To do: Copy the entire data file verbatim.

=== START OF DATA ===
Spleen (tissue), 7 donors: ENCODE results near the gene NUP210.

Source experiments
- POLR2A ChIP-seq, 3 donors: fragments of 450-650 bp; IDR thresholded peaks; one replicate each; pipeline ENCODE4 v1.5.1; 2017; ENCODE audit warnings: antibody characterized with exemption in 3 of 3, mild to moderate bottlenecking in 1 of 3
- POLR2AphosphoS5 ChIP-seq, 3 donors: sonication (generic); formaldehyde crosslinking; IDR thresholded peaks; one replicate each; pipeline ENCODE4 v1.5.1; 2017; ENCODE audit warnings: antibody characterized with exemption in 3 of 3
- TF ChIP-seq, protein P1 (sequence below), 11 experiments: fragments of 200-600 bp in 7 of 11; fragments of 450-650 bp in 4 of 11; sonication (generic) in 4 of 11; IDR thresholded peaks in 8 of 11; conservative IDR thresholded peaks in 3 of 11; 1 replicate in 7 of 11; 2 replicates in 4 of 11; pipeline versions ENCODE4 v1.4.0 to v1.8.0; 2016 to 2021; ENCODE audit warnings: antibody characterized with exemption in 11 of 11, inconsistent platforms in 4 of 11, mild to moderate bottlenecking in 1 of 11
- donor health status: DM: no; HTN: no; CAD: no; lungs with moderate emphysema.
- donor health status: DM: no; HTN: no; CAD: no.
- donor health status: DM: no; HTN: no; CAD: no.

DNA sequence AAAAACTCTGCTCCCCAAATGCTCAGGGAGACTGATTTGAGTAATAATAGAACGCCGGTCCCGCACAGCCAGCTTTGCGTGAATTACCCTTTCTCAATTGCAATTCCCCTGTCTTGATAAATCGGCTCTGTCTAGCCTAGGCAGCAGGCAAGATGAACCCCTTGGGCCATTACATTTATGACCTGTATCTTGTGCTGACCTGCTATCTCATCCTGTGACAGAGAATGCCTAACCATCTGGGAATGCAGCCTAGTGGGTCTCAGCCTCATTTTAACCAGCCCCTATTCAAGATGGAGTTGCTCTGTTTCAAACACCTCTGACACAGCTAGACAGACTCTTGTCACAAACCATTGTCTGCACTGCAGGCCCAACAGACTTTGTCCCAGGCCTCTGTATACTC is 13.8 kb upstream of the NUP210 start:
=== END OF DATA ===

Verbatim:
Spleen (tissue), 7 donors: ENCODE results near the gene NUP210.

Source experiments
- POLR2A ChIP-seq, 3 donors: fragments of 450-650 bp; IDR thresholded peaks; one replicate each; pipeline ENCODE4 v1.5.1; 2017; ENCODE audit warnings: antibody characterized with exemption in 3 of 3, mild to moderate bottlenecking in 1 of 3
- POLR2AphosphoS5 ChIP-seq, 3 donors: sonication (generic); formaldehyde crosslinking; IDR thresholded peaks; one replicate each; pipeline ENCODE4 v1.5.1; 2017; ENCODE audit warnings: antibody characterized with exemption in 3 of 3
- TF ChIP-seq, protein P1 (sequence below), 11 experiments: fragments of 200-600 bp in 7 of 11; fragments of 450-650 bp in 4 of 11; sonication (generic) in 4 of 11; IDR thresholded peaks in 8 of 11; conservative IDR thresholded peaks in 3 of 11; 1 replicate in 7 of 11; 2 replicates in 4 of 11; pipeline versions ENCODE4 v1.4.0 to v1.8.0; 2016 to 2021; ENCODE audit warnings: antibody characterized with exemption in 11 of 11, inconsistent platforms in 4 of 11, mild to moderate bottlenecking in 1 of 11
- donor health status: DM: no; HTN: no; CAD: no; lungs with moderate emphysema.
- donor health status: DM: no; HTN: no; CAD: no.
- donor health status: DM: no; HTN: no; CAD: no.

DNA sequence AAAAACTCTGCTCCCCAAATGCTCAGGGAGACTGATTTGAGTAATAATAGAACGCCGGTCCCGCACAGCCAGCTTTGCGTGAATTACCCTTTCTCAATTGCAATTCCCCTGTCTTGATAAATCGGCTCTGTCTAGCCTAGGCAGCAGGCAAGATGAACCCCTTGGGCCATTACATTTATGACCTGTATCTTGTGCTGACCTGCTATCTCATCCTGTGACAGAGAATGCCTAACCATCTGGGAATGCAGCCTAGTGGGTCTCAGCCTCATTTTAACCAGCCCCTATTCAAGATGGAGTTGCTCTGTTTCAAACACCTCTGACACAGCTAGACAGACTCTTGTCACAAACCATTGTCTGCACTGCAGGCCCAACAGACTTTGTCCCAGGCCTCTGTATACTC is 13.8 kb upstream of the NUP210 start: